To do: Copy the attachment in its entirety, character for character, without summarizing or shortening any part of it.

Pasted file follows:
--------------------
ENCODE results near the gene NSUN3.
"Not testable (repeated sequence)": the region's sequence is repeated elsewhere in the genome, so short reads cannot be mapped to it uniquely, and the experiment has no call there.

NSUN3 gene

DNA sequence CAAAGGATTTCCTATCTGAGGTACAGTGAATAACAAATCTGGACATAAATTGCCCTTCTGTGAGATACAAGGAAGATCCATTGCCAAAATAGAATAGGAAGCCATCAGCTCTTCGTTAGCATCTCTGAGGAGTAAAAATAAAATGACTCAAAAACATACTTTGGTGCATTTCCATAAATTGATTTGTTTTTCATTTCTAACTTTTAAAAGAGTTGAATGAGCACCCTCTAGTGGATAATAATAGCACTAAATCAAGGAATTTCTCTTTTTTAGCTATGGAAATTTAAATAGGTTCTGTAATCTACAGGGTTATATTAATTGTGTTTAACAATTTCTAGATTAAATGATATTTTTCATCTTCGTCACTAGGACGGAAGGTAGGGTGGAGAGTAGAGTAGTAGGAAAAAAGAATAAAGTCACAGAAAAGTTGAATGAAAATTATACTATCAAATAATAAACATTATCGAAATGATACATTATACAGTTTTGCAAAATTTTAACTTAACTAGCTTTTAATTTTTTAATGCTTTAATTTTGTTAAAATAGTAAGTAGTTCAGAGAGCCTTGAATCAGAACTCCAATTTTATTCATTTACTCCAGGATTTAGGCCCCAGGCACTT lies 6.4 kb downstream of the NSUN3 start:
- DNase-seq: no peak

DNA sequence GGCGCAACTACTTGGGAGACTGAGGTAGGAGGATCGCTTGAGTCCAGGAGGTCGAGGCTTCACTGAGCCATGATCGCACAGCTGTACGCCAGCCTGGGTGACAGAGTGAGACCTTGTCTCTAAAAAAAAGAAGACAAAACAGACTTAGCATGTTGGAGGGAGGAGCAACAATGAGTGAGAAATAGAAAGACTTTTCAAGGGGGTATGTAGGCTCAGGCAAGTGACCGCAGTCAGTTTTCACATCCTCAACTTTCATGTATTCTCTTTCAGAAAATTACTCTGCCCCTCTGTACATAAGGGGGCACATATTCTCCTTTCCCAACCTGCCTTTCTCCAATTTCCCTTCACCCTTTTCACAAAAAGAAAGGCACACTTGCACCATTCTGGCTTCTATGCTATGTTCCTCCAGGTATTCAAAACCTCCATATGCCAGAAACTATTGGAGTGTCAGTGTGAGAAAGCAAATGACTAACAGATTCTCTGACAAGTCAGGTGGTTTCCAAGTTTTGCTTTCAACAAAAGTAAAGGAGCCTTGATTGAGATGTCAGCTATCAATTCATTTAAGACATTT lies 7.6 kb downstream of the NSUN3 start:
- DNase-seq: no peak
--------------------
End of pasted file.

ENCODE results near the gene NSUN3.
"Not testable (repeated sequence)": the region's sequence is repeated elsewhere in the genome, so short reads cannot be mapped to it uniquely, and the experiment has no call there.

NSUN3 gene

DNA sequence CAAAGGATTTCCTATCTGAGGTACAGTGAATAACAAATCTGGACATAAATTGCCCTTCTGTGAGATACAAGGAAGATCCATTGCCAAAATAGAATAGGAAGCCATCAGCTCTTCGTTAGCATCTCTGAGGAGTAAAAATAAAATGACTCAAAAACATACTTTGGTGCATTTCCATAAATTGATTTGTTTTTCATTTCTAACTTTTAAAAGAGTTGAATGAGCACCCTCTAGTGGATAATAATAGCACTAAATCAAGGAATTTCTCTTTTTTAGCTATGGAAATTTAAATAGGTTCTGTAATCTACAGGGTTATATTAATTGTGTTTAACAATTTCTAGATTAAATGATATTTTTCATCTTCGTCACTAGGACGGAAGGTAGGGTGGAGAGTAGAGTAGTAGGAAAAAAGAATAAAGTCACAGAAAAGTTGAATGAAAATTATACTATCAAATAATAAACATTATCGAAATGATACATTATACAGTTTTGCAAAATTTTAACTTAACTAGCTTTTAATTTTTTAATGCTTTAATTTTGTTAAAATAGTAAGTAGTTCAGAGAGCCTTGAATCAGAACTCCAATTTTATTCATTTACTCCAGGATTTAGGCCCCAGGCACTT lies 6.4 kb downstream of the NSUN3 start:
- DNase-seq: no peak

DNA sequence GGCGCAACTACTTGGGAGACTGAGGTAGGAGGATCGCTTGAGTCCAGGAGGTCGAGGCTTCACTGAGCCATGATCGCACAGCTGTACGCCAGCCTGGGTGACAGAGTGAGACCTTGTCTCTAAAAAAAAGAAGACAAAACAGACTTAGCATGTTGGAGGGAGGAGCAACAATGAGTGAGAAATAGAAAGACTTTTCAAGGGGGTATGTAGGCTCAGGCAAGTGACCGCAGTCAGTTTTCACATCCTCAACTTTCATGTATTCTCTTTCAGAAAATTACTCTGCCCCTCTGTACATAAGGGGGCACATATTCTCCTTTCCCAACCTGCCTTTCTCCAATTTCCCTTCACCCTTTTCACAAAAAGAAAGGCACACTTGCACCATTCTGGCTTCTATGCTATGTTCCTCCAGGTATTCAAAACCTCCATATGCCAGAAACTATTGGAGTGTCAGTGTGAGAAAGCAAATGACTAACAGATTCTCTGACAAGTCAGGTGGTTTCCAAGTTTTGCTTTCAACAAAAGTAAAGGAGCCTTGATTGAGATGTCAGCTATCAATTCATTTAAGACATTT lies 7.6 kb downstream of the NSUN3 start:
- DNase-seq: no peak